Darren Aronofsky‘s Noah is finally opening in theaters. The film’s based on one of the most popular and vital figures in the Bible. Aronofsky attempts to show the character as a flawed man struggling with his calling. It’s a commendable effort, but somewhere along the line, Noah goes from unlikely hero to possible villain.
- Director: Darren Aronofsky
- Writers: Darren Aronofsky and Ari Handel
- Starring: Russell Crowe, Jennifer Connelly, Ray Winstone, Anthony Hopkins, Emma Watson, Logan Lerman, Douglas Booth, Nick Nolte, Mark Margolis
- Music: Clint Mansell
- Cinematography: Matthew Libatique
Noah (Russell Crowe) is the last descendant of Seth, the son of Adam and Eve. He’s plagued with visions of destruction, and soon understands the Creator’s (that’s what they call God in this movie) plan for the world. With the help of his family and supernatural creatures called The Watchers, Noah begins building an ark. It will be large enough to house two of every animal and insect on Earth. Word of a death-by-water prophecy spreads and Tubal-cain (a king and descendent of Cain) decides he’ll take Noah’s ark by force.
- Ham/Logan Lerman: Oddly enough, Ham was the only character who behaved like a norman human being. He acknowledged Noah’s erratic behavior and called him out on it. He didn’t just take his word as law. In a story where everyone except Noah suffers real consequences, it was great to have Ham stand his ground.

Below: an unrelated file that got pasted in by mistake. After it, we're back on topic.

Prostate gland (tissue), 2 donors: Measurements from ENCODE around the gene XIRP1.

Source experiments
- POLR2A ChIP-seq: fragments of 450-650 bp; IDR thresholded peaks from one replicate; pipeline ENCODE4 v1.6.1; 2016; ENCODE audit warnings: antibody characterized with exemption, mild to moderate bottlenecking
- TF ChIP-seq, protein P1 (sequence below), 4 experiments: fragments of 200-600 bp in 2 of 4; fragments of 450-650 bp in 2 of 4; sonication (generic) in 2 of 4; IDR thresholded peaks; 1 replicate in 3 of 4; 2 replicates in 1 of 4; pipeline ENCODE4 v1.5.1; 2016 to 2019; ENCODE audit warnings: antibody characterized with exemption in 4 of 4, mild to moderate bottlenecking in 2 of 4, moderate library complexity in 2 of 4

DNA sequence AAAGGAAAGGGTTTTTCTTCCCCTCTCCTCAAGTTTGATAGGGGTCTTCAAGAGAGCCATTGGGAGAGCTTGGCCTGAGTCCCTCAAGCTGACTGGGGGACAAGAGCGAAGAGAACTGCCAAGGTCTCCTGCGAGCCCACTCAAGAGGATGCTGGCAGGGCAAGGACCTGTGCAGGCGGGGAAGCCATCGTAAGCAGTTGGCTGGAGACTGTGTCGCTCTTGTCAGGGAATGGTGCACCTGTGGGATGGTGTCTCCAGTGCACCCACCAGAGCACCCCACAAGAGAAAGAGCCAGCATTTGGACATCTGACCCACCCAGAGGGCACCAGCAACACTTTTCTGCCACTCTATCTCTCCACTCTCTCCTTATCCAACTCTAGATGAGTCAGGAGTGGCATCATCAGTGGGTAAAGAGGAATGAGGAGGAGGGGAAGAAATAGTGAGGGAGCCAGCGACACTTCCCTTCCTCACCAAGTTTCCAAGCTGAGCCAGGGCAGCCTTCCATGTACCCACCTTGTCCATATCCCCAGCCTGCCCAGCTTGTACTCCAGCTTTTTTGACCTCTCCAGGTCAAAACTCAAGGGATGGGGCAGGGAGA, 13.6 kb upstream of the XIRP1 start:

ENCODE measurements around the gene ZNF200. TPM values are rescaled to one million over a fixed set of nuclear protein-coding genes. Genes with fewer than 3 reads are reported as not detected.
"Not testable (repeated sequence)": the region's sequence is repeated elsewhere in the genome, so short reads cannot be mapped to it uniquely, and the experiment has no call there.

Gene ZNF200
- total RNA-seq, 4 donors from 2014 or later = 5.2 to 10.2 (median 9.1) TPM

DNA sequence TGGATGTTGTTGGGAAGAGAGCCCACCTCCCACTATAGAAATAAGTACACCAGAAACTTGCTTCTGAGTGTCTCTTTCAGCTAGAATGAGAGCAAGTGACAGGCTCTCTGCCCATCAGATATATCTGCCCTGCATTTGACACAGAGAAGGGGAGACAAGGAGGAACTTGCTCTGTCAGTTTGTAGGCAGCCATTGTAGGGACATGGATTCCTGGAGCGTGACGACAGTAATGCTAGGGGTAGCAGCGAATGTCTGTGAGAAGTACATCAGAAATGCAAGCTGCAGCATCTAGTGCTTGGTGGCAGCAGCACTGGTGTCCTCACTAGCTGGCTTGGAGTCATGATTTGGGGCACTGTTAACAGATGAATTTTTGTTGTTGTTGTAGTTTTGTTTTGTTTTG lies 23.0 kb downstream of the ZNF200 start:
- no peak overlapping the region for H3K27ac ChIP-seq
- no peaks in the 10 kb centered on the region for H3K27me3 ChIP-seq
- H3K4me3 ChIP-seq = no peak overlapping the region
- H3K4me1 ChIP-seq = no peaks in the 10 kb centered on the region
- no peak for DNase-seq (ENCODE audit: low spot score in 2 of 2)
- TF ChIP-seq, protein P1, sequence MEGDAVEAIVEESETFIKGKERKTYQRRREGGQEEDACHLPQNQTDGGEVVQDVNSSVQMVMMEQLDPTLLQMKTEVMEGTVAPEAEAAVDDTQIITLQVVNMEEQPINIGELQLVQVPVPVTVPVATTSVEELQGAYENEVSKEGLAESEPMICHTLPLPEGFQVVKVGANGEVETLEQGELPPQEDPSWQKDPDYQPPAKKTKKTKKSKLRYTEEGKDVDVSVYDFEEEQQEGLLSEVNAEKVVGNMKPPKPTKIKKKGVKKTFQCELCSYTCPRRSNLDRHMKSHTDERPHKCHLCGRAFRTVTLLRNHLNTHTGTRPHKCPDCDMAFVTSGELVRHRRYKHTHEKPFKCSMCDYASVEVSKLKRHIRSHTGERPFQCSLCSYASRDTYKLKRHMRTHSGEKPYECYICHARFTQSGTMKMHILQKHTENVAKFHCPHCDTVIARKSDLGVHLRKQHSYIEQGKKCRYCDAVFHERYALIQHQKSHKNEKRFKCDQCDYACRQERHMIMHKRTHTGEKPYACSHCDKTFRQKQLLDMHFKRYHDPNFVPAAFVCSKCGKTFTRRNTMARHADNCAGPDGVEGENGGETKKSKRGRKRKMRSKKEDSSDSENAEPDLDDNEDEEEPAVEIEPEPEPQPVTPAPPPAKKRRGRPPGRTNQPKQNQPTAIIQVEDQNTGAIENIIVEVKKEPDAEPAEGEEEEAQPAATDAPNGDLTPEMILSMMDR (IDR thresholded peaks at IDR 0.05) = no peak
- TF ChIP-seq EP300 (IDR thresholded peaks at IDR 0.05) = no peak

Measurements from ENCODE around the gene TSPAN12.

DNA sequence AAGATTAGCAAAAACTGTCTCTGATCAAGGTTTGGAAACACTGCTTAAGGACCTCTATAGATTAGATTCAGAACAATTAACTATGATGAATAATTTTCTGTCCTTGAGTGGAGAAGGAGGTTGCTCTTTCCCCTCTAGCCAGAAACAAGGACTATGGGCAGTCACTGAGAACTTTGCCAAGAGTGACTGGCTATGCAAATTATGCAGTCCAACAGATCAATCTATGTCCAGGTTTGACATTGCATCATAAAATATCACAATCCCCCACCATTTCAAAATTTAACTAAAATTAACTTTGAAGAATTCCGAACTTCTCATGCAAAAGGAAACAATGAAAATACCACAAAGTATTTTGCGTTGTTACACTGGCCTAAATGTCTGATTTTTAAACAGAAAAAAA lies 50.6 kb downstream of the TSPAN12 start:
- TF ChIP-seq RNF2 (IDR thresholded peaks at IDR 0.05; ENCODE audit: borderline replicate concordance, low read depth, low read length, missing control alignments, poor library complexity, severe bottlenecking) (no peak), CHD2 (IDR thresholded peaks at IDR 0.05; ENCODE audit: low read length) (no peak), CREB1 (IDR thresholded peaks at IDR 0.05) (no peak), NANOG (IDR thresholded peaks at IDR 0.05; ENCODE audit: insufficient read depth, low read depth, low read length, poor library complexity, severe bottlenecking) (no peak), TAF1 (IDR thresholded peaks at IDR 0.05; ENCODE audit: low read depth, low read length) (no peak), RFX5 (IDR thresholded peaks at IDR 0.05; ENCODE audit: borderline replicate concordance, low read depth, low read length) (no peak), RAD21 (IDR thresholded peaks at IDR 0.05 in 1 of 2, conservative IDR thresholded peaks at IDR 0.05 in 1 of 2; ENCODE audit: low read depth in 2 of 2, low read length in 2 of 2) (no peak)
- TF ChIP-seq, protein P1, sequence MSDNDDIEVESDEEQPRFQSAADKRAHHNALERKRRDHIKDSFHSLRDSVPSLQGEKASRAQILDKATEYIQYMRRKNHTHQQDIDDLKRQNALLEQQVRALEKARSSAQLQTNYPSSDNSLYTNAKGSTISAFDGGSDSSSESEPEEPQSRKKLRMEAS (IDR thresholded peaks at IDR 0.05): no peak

The So So:
- Noah Himself: Noah isn’t a likable person. In most Biblical films, writers have a habit of putting the main characters on a pedestal. They’re semi-perfect, which keeps them from being relatable. But there’s a fine line between being humanized and demonized. Noah and his family are set apart by the Creator to survive the Great Flood, yet Noah exhibits some truly disturbing behavior throughout the film. At times, he’s arrogant and so blinded by his own ideals that he doesn’t see the fault in his ways. It’s hard to root for or understand why a man like that would be chosen to re-establish humanity.
- The Introduction: The film’s opening scene is strange to say the least. It features flashes of images taken from Genesis, which explore creation, Adam, Eve and the death of Abel at the hands of Cain. The images are paired with over-the-top music the comes across as comedic, not dramatic. It also sets the stage for the look of the film, which at moments resembles a children’s pop-up book.
- The Music: At times, the music can be overpowering. So much so, that you can’t hear anything over it. Noah has a beautiful score but it was too loud and very intrusive.
- The Watchers: These are fallen angels that have been exiled by the Creator. As a punishment for attempting to help man, they’re cursed with giant rock bodies. Their character design takes you out of the story and makes you feel like you’re watching another film. Is this Noah or is it Clash of the Titans?
I went into Noah with an open heart and mind, but I still didn’t enjoy it. Noah’s an unsympathetic character that constantly makes you doubt his true motives. His entire family (especially the women), pacify his behavior, which in some instances borders on despicable. I have to give Aronofsky credit for taking this story in a new and polarizing direction. It’s definitely not what many of us are accustomed to. That may be a turnoff for some, while being a draw for others.
The Rating: 5/10
Noah opens in theaters March 28.
Will you be watching Noah this weekend?